Oncology Program Making Gains in Treating Childhood Cancers
A decade ago, cancer was considered a death sentence in western Kenya. But today, expanded treatment options are bringing hope and saving lives, particularly for children.
Cancer treatments for children ages 0 to 15 years old are now offered by the Pediatric Oncology Department in the Hemato-Oncology Division at Moi Teaching and Referral Hospital in Eldoret. The team has been taking care of about 150 newly diagnosed patients each year. In 2017, the number increased to approximately 170 new patients. The most common childhood cancers are Non-Hodgkin Lymphoma, Acute Lymphoblastic Lymphoma, Burkitt Lymphoma, Nephroblastoma, and Hodgkin Lymphoma. The AMPATH Consortium lead for pediatric oncology is Dr. Terry Vik of the Indiana University School of Medicine.
Oncology training is also expanding through use of the Telemedicine Center at the Chandaria Cancer and Chronic Diseases Centre. The Pediatric Oncology department held the 9th Pediatric Oncology Workshop on January 23rd and 24th at the in the Telemedicine facility with 63 participants. The workshop was geared towards training healthcare professionals drawn from various hospitals on diagnosis and treatment of childhood cancers. The workshop was led by qualified professionals from Riley Hospital for Children in Indianapolis, VU Medical Center in Amsterdam, and Moi University. The two international institutions collaborate with the AMPATH pediatric oncology team in offering teleconference technical support once or twice a month, online consultations, training of laboratory staff, development of treatment protocols and Standard Operating Procedures for various diagnostic tests.
Participants and facilitators attending the 9th Pediatric Oncology Workshop from various hospitals in Western Kenya
Remain Vulnerable to a Dream...Celebrate!
Jo Taylor visited AMPATH's Turbo clinic in February 2018 admist a celebration for HIV-free children. Read her full blog here and check out photos from the event.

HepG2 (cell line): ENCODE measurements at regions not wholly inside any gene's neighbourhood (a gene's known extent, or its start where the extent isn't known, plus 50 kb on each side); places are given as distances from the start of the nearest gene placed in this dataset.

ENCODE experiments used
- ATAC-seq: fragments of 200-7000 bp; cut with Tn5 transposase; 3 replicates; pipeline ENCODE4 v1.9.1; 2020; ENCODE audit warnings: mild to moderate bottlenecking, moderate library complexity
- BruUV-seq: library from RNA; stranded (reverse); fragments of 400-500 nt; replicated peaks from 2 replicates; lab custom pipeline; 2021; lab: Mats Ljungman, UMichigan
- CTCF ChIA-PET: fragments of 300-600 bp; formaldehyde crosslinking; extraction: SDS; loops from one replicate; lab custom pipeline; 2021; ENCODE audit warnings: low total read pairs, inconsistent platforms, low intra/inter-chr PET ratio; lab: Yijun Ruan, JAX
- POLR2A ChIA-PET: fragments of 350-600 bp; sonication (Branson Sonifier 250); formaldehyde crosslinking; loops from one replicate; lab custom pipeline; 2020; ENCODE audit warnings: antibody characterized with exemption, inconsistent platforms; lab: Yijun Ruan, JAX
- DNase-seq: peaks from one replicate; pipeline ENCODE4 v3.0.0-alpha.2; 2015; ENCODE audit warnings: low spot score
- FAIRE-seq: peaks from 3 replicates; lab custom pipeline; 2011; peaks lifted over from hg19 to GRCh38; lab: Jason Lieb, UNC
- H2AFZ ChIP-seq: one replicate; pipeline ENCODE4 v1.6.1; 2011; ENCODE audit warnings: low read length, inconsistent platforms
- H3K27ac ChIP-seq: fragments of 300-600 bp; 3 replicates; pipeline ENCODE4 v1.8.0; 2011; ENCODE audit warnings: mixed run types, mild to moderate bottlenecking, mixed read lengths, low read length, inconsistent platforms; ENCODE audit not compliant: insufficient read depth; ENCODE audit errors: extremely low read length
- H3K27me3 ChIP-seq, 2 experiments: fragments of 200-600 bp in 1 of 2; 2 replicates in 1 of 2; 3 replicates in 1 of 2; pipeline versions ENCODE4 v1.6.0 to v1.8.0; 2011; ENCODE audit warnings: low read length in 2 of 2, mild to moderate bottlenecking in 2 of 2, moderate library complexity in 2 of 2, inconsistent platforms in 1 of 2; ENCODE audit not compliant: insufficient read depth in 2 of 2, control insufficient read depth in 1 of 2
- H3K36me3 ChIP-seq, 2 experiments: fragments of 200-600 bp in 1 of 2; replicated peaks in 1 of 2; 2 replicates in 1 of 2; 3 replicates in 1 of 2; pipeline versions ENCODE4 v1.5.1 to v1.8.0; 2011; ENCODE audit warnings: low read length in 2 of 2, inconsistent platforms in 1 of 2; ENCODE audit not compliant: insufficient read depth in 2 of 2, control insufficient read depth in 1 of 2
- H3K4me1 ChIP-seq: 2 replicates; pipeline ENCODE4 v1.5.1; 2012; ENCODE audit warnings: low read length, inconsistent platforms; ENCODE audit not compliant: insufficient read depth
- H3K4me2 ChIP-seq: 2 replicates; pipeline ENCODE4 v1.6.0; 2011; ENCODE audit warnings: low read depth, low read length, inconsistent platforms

"We arrived in the midst of a glorious celebration. They called it a Graduation – more than 100 babies born to HIV+ mothers since 2015 have been declared HIV-Free...
As we remain vulnerable to new dreams, let us stay vulnerable to old dreams. The dream of eliminating transmission of the HIV virus to a baby during birth."
- Jo Taylor, AMPATH development board member & volunteer
University of Texas Dell Medical School Joins AMPATH Consortium
The Dell Medical School at the University of Texas at Austin recently joined AMPATH as the newest Consortium member. The school’s Director of Global Health, Dr. Tim Mercer, has a long history with AMPATH. As a second-year medical student, he traveled to Eldoret for the first time as a Slemenda Scholar and later became the IU medicine team leader for two years. In his new role at Dell Medical School, he will work alongside Dr. Bill Tierney, Chair of the Department of Population Health and former President and CEO of the Regenstrief Institute. They will lead Dell Medical School’s AMPATH activities, namely in pediatric sub-specialties (starting with pediatric neurology), nursing, and population health.
Dr. Tim Mercer recently shared a blog post about what global health means to Dell Medical School.
To suggest an article for a future Habari, contact Deb Neary.
Children born to HIV+ mothers "graduate" after being declared HIV-free.